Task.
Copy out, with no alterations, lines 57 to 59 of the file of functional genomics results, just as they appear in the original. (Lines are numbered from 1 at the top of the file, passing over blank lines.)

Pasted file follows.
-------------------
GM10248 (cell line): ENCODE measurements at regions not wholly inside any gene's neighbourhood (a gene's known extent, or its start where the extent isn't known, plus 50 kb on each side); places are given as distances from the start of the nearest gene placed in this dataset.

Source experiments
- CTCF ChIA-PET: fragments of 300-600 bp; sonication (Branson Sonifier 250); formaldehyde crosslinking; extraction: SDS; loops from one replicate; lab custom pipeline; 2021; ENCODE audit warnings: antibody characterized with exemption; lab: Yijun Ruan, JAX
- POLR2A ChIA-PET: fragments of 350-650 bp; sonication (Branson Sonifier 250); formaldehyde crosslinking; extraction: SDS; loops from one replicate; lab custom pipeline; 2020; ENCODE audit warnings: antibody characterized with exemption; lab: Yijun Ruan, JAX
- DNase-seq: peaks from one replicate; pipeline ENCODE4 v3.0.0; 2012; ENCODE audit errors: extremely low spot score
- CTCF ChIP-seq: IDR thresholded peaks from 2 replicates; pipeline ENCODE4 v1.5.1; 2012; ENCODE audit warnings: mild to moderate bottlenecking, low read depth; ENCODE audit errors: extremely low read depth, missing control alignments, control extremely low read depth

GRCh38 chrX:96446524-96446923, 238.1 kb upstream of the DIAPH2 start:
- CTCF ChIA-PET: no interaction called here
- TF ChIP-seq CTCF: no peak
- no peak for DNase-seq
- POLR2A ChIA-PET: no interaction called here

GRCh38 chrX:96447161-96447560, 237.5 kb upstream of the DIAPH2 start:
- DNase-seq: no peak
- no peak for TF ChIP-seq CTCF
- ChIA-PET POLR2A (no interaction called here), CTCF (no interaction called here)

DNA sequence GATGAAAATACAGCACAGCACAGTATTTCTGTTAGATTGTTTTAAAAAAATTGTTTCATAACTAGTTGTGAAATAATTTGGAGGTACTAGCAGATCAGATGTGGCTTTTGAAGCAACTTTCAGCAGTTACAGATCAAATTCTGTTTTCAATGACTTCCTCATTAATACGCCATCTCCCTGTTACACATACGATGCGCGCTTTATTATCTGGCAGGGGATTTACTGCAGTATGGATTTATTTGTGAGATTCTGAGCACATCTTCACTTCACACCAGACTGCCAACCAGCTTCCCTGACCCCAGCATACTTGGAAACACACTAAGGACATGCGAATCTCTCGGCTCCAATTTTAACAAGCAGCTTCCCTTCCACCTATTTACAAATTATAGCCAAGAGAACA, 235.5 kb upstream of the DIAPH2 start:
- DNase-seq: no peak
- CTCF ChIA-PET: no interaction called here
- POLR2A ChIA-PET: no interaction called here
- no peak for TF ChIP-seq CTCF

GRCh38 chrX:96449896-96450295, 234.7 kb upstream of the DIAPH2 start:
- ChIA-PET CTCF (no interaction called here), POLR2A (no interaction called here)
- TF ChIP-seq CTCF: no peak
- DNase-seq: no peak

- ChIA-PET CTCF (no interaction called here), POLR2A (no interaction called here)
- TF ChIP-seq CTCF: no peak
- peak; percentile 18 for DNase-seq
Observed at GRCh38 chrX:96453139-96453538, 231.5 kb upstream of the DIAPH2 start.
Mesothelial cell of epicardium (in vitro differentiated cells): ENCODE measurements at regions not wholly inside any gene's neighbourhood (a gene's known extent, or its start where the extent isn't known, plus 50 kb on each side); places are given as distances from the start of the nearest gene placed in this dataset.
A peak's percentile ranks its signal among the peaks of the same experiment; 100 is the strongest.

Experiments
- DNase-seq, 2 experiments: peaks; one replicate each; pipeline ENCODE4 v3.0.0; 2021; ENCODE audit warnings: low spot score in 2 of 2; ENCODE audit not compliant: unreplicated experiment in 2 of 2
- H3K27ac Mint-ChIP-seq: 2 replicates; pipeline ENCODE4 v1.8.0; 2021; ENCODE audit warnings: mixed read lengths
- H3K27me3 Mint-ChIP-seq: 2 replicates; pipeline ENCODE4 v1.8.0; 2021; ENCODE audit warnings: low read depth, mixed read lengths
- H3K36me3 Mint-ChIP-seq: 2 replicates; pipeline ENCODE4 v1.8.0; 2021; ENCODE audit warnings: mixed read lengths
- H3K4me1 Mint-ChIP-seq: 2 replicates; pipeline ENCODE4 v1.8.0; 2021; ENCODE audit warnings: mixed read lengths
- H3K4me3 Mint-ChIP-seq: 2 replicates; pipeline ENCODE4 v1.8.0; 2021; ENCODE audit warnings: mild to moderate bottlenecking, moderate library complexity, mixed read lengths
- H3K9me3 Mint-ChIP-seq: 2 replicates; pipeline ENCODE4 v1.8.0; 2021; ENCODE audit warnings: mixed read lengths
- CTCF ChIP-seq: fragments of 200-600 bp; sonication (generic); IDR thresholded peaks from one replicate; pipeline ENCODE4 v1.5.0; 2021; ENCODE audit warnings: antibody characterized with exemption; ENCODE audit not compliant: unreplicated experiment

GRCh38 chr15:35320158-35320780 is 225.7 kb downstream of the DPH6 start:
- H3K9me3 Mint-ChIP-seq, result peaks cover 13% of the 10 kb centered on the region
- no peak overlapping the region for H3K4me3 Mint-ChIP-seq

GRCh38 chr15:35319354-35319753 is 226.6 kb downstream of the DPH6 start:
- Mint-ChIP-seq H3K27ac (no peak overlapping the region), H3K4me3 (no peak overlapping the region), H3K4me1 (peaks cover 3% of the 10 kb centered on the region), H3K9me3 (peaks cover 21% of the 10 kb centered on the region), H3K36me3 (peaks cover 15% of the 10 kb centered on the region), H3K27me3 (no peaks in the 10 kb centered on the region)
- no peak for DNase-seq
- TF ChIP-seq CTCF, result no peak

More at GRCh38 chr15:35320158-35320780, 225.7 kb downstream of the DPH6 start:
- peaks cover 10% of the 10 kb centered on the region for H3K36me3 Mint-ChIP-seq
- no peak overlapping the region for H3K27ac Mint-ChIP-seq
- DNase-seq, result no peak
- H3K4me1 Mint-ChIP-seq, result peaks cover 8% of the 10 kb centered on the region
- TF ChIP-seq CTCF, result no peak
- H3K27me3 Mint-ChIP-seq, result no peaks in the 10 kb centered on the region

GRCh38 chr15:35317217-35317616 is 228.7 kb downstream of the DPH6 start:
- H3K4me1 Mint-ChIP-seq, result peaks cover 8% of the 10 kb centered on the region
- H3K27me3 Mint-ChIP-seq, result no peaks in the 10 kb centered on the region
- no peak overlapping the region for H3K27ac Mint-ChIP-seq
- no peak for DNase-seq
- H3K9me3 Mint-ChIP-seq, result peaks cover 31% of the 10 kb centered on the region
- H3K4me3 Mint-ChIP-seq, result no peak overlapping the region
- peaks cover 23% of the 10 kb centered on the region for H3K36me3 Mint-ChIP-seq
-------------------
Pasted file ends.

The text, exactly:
- no peak overlapping the region for H3K27ac Mint-ChIP-seq
- no peak for DNase-seq
- H3K9me3 Mint-ChIP-seq, result peaks cover 31% of the 10 kb centered on the region